LayoutManager is an interface. All the layout classes implement this interface

flowlayout
FlowLayout
  • Places components sequentially (left-to-right) in the order they were added
  • Components will wrap around if the width of the container is not wide enough to hold them all in a row.
  • Default for applets and panels, but not for frames
  • Options:
    • left, center (this is the default), or right
  • Typical syntax: in your Frame class’s constructor

setLayout(new FlowLayout(FlowLayout.LEFT)) OR

setLayout(new FlowLayout(FlowLayout.LEFT,hgap,vgap))

slide26

Listing 12.3 p412: A Frame class that uses FlowLayout layout manager

Note: creating a subclass of JFrame

slide27

Listing 12.3 p412: A Frame class that uses FlowLayout layout manager

Note: it’s common to make the Frame an application class by including a main method. The main method will instantiate its own class.

slide28

Listing 12.3 p412: A Frame class that uses FlowLayout layout manager

Swing components are in java.swing package

Layout managers are in java.awt package

1

2

  • The constructor will typically do the following:
    • Set the layout manager for the frame’s content pane
    • Add the components to the frame’s content pane
    • In this case, the layout is Flow, and 6 Swing components are added
gridlayout
GridLayout
  • Arranges components into rows and columns
  • In Frame’s constructor:
    • setLayout

(new GridLayout(rows,columns))

OR

    • setLayout(new GridLayout(rows,columns,hgap,vgap))
  • Components will be added in order, left to right, row by row
  • Components will be equal in size
  • As container is resized, components will resize accordingly, and remain in same grid arrangement
slide31

Setting the layout manager

Adding components

Listing 12.4 p414: A Frame class that uses GridLayout layout manager

borderlayout
BorderLayout
  • Arranges components into five areas: North, South, East, West, and Center
  • In the constructor:
    • setLayout(new BorderLayout())
        • OR
    • setLayout(new BorderLayout(hgap,vgap))
    • for each component:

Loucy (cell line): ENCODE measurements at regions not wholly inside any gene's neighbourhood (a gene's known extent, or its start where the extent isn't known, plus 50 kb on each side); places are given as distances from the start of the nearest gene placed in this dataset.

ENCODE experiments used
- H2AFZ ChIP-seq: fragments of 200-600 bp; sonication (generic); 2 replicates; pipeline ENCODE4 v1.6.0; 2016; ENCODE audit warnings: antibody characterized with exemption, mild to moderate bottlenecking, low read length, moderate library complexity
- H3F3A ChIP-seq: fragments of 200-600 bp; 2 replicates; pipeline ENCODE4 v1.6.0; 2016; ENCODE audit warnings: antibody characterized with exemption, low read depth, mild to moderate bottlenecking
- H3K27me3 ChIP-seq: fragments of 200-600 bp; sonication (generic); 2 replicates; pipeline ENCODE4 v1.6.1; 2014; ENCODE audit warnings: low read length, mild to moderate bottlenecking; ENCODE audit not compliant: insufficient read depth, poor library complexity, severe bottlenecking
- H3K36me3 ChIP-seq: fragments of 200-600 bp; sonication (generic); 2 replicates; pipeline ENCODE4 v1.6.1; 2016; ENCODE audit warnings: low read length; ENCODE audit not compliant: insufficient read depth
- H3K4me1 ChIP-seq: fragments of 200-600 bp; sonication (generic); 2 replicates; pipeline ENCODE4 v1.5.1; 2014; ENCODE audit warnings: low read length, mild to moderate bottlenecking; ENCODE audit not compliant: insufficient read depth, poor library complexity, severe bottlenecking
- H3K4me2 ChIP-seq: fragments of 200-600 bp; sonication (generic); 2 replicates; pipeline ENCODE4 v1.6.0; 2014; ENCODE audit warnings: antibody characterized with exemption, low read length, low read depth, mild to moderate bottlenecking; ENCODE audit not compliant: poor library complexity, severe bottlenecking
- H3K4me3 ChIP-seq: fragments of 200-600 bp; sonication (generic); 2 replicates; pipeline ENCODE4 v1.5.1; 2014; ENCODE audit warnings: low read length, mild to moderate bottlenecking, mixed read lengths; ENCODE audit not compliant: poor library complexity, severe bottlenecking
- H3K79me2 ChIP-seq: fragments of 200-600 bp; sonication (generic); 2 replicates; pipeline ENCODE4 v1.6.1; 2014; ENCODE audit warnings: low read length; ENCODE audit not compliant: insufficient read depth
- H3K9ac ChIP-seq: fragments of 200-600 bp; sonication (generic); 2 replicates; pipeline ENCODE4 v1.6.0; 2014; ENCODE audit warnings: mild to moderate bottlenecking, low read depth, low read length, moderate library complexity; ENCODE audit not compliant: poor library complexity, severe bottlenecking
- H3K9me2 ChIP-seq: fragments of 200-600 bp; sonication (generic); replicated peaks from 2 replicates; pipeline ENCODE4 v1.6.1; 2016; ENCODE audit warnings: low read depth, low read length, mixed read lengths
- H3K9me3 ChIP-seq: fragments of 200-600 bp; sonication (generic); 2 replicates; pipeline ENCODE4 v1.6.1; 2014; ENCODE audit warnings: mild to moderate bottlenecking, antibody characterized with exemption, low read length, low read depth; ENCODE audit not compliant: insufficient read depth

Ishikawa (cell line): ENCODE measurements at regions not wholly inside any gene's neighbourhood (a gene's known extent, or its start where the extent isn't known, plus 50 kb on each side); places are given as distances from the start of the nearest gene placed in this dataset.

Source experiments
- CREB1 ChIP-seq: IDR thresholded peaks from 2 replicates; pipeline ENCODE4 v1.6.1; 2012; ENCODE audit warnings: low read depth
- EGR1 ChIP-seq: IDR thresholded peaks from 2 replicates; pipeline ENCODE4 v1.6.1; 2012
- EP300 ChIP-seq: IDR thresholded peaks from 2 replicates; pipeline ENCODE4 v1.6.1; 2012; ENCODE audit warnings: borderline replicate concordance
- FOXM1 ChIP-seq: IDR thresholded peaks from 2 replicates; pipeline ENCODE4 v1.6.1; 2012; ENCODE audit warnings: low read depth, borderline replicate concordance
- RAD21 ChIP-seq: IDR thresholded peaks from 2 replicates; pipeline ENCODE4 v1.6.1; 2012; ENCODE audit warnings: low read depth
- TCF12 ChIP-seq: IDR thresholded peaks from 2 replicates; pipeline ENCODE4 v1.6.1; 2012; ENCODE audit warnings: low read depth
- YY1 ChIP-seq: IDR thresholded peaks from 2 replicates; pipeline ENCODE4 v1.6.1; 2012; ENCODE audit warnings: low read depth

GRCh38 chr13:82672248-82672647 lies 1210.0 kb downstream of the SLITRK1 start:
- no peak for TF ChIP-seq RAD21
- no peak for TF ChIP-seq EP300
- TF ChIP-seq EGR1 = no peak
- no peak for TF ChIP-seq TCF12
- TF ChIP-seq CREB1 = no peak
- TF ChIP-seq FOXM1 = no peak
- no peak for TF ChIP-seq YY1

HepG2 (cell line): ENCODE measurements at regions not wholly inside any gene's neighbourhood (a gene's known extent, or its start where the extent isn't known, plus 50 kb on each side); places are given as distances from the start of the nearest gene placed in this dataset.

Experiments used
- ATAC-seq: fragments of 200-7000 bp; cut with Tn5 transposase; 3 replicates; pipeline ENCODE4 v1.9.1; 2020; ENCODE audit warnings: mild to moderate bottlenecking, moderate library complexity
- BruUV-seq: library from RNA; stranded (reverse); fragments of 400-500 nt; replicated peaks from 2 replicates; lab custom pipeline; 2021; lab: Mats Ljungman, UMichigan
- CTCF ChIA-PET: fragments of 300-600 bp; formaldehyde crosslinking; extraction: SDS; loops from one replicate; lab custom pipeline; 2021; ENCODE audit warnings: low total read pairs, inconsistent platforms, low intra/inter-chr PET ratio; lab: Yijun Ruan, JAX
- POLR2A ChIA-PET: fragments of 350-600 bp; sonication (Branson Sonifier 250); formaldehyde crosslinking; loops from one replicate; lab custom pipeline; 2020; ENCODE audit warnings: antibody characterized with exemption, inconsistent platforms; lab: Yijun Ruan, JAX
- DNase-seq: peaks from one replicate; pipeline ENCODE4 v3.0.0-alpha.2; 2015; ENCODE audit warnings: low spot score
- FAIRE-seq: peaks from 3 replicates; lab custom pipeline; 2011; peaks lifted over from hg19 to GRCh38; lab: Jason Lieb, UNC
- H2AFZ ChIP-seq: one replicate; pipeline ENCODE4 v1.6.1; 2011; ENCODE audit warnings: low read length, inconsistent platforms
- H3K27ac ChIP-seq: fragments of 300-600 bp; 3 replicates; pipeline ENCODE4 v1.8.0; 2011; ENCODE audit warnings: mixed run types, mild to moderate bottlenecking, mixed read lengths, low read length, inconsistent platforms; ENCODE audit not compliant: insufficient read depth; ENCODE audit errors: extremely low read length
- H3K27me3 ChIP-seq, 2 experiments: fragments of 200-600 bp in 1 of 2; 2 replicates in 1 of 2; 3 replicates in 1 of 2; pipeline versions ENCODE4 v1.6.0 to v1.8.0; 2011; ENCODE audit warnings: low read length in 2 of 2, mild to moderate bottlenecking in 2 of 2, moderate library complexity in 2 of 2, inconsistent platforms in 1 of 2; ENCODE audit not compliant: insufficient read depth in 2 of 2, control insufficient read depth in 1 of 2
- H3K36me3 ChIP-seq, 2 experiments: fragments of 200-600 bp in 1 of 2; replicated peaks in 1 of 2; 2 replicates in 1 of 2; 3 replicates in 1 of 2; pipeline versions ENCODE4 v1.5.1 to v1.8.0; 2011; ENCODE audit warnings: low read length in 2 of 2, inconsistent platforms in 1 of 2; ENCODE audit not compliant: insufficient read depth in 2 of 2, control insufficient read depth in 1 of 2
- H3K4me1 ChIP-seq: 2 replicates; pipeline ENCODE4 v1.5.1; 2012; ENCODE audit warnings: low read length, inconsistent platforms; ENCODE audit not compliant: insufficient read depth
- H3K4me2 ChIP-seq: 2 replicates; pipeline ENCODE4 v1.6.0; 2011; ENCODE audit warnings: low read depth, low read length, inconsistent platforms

• add (the_component, region)
      • do for each area desired:
        • BorderLayout.EAST, BorderLayout.SOUTH, BorderLayout.WEST, BorderLayout.NORTH, or BorderLayout.CENTER
  • Behavior: when the container is resized, the components will be resized but remain in the same locations.
  • NOTE: only a maximum of five components can be added and seen in this case, one to each region.
slide34

Setting the layout manager

Adding components to specific regions

Listing 12.5 pp416: A Frame class that uses BorderLayout layout manager

slide35

Resizing the frame causes the components to resize and maintain their same regions.

NOTE: the CENTER region dominates the sizing.

using panels as sub containers
Using Panels as “Sub-Containers”
  • JPanel is a class of special components that can contain other components.
  • As containers, JPanels can have their own layout managers.
  • This way, you can combine layouts within the same frame by adding panels to the frame and by adding other components to the panels.
  • Therefore, like JFrames, you can use these methods with JPanels:
    • add() – to add components to the panel
    • setLayout() – to associate a layout manager for the panel
listing 12 6 p 417 418 testing panels
Listing 12.6 p 417-418 Testing Panels

This example uses panels to organize components. The program creates a user interface for a Microwave oven.

slide38

Listing 12.6 p 417-418:

A Frame class that contains panels for organizing components

slide39

Listing 12.6 p 417-418:

A Frame class that contains panels for organizing components

Creating a panel and setting its layout

slide40

Listing 12.6 p 417-418:

A Frame class that contains panels for organizing components

Adding components to the panel

slide41

Listing 12.6 p 417-418:

A Frame class that contains panels for organizing components

Creating another panel and setting its layout…note that this setting layout for the panel can be done using an overloaded constructor

slide42

Listing 12.6 p 417-418:

A Frame class that contains panels for organizing components

Adding components to the second panel…

NOTE: panel p1 is embedded inside panel p2!

slide43

Listing 12.6 p 417-418:

A Frame class that contains panels for organizing components

Adding a panel and a button to the frame’s content pane.

Note: the JFrame class’s default layout manager is Border, so you if you don’t explicitly call setLayout() for the frame it will be Border.

slide44

Panel p2 in the EAST region

Button in the CENTER region

Frame has BorderLayout manager

slide45

Text field in NORTH region

Panel p1 in the CENTER region

Panel p2 has BorderLayout manager

slide47

Practice:

Pg. 476 12.1 – 12.3